I don’t think we’ll ever run out of ideas for The Coffin; it’s such a broad concept. This new series will certainly be as diverse as the first, perhaps more so. We don’t want to be constrained by the idea of a comic book publisher called Golden Nugget who put out all these weird superhero, mystery and science fiction comics. Certainly that’s still the core of the series, but some of the issues go wildly off that track. We want to surprise our existing readers, whatever their expectations may be. I did plan to do something totally different for the first issue. It was written and drawn, then I guess I panicked a little. When we put out the first series, we didn’t even know if we had an audience, so we followed our noses. This time around, I know we have a fan base out there, so I figured we should maybe play it a bit safer and start out with the story that most closely followed the concept from the original series. So our story of the psychotic clown and the overweight housebreaker who is searching for her missing daughter has now been put all the way back to issue six. I think it’s the strongest story of the series, so I know we’ll be going out on a high note.
Issue one now features the origin of the Shield of Justice, a character from the first series. Issue two is “Tales from the Haunted Jazz Club,” where a beatnik version of Red Wraith hosts a night of storytelling. The theme for the stories is love and mutilation. A couple of these are adapted from horror stories I’ve had bubbling under for a while. One of them is adapted from a true case as told by Dr Frederick Treves, the man who discovered the Elephant Man. Issue three is based on a crazy plot of Shaky’s, where the Red Menace, first seen in issue one, steals the USA’s most treasured monuments and transforms them into a giant robot, which will lead an attack on the country by the Kommie Kill Kadre. That issue is very much in the vein of the old Simon and Kirby stories but with a meta-fictional element thrown in, of course. These are all standalone stories but there are aspects of each story that seem to cross over, and, once the series is finished, you’ll see there was a lot more going on than is apparent on first reading.
Fairbanks: It sounds like we’re in for a pretty exciting ride, and I’m glad to hear that you two are in it for the long haul. Now, I have a confession that I never thought I’d be making: I’m interested in reading The Darkness now, and it’s all your fault.
Is there anything a new reader is going to need to know for when you take over the character, or will it mostly be a new, clean slate?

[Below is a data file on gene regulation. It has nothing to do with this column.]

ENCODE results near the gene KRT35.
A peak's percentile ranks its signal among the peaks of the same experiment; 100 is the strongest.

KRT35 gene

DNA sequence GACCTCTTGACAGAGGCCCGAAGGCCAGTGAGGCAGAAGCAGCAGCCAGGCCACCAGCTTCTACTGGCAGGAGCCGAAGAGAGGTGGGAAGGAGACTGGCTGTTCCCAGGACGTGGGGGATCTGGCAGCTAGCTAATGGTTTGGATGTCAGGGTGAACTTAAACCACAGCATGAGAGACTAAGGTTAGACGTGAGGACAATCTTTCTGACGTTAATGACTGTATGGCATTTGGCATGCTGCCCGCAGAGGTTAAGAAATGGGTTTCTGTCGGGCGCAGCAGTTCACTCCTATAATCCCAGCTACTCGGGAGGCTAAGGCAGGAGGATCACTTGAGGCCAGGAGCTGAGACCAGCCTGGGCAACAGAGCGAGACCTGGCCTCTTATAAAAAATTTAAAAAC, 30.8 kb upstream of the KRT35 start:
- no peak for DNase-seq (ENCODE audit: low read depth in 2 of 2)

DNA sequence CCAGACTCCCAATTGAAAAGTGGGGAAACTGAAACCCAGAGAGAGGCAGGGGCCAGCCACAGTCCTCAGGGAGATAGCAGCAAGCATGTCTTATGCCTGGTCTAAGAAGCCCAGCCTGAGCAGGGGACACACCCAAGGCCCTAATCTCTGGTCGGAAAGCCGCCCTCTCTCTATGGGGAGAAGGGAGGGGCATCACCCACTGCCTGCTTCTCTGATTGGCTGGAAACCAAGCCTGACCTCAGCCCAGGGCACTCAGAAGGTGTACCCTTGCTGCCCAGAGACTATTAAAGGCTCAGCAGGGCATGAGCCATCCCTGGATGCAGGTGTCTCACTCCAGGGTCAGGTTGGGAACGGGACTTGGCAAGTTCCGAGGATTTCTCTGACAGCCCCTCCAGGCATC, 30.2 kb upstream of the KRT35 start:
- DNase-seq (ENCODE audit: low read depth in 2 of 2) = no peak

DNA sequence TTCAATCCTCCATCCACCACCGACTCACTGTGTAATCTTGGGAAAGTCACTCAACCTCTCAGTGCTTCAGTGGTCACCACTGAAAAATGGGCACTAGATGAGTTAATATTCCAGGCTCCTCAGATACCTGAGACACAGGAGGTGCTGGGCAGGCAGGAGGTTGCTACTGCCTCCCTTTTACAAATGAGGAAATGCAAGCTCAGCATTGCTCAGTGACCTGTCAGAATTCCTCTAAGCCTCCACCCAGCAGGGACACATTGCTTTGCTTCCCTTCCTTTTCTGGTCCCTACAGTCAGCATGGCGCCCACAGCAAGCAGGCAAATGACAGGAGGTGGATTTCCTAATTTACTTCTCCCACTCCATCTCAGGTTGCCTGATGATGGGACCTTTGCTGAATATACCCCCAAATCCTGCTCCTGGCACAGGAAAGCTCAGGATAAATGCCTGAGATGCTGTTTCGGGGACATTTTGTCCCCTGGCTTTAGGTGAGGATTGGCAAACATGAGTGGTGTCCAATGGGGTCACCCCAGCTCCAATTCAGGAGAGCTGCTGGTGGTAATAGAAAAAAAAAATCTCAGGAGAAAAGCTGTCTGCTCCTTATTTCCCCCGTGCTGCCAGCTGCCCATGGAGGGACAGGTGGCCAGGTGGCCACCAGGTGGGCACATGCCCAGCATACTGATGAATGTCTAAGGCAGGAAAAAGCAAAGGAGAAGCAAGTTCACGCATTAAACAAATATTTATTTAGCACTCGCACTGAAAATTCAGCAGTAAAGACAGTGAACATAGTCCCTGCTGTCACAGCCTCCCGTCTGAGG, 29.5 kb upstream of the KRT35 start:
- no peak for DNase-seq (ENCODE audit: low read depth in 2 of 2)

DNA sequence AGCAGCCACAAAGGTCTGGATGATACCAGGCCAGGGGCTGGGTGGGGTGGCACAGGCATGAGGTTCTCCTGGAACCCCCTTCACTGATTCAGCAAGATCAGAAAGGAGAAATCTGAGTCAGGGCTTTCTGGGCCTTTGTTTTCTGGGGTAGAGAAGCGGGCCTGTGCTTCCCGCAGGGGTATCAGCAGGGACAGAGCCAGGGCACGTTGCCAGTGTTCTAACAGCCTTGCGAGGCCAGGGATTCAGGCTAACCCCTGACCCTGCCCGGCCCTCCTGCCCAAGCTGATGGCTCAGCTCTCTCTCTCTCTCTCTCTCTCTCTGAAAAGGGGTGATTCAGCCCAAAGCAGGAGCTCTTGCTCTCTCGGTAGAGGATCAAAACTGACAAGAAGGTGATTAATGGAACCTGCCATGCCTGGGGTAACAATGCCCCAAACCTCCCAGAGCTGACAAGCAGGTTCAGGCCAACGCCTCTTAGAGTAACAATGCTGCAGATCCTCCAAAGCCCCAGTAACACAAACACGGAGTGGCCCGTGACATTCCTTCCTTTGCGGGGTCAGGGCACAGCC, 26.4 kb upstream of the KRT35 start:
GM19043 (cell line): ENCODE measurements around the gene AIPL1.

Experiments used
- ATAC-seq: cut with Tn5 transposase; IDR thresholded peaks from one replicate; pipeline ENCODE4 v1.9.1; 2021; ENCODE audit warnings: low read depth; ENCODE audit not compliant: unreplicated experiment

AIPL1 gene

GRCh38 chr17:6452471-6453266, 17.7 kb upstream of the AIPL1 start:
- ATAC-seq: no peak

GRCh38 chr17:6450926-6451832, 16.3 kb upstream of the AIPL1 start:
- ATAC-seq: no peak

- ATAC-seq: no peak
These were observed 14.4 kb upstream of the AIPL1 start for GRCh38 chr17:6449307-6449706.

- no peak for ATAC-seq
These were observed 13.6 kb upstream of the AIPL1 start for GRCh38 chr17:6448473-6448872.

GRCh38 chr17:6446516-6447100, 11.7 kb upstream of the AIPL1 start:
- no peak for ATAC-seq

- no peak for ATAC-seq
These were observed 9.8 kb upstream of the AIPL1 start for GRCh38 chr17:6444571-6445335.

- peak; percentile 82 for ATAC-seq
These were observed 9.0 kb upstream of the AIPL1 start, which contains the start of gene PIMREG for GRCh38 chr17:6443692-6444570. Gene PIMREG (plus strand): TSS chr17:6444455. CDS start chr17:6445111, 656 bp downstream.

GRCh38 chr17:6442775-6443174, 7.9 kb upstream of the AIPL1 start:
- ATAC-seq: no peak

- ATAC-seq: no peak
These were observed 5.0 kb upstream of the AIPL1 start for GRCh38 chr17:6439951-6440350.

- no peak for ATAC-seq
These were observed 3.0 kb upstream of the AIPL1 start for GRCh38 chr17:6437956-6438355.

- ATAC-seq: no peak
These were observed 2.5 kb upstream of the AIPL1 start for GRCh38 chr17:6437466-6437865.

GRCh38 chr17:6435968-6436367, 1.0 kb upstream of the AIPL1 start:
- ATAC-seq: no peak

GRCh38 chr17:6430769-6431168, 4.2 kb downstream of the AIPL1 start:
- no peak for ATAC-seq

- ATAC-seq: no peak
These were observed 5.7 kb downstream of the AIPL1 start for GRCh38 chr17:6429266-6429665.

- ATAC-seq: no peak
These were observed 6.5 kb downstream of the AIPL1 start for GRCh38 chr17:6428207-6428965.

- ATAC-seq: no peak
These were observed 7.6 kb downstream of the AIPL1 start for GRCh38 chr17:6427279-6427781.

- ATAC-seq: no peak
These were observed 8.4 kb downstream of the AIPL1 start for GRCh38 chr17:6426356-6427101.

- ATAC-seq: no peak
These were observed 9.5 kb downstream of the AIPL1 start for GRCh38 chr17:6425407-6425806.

Hine: There have been some seismic changes happening in the Top Cow Universe, hence the “Rebirth” tag on the new books. The epic story in Ron Marz’s Artifacts series came to a stunning conclusion in issue 13 that really did change everything across the Top Cow Universe. It was a rollercoaster ride and a great read for the existing fans, and everything coming out from Top Cow over the past couple of years is worth picking up to follow that story. However, for new readers, the new start is a perfect place to jump on, whether you want to
read The Darkness, Witchblade, Artifacts or Magdalena. Tim Seeley and Diego Bernard are the new team on Witchblade and Jeremy Haun is partnering me on The Darkness. We’re all on board for the long haul, and the guys at Top Cow have given us a lot of leeway to put our own stamp on these books.
We’re making sure that the new books are open to new readers and issue 101 will have background material to fill newbies in on the basics of The Darkness.
Basically, all you need to know is that Jackie Estacado was a mafia hitman who, on his 21st birthday, inherited the power of The Darkness, a primal force of Chaos and Creation that has been around since the universe was first formed and manifests in pretty much whatever form Jackie wants — including deadly morphing tentacles and evil man-eating goblins known as Darklings. Jackie was always a bastard, but when he lost his one true love, a girl called Jenny Romano, he went over the edge and became one of the very darkest of anti-heroes. The Artifacts storyline told how the universe that we know is not the first version. Whenever the 13 Artifacts come together, the Universe is destroyed and re-made. Jackie was able to manipulate that event, through the child Hope, the offspring of himself and Sarah Pezzini, who is the wielder of the Witchblade. He reconstructed the universe, changing the course of events to halt that devastating union of the Artifacts. What only Jackie knows is that he gave in to the temptation to change one other event in the past — Jenny Romano never died. They had a child together and that child is Hope.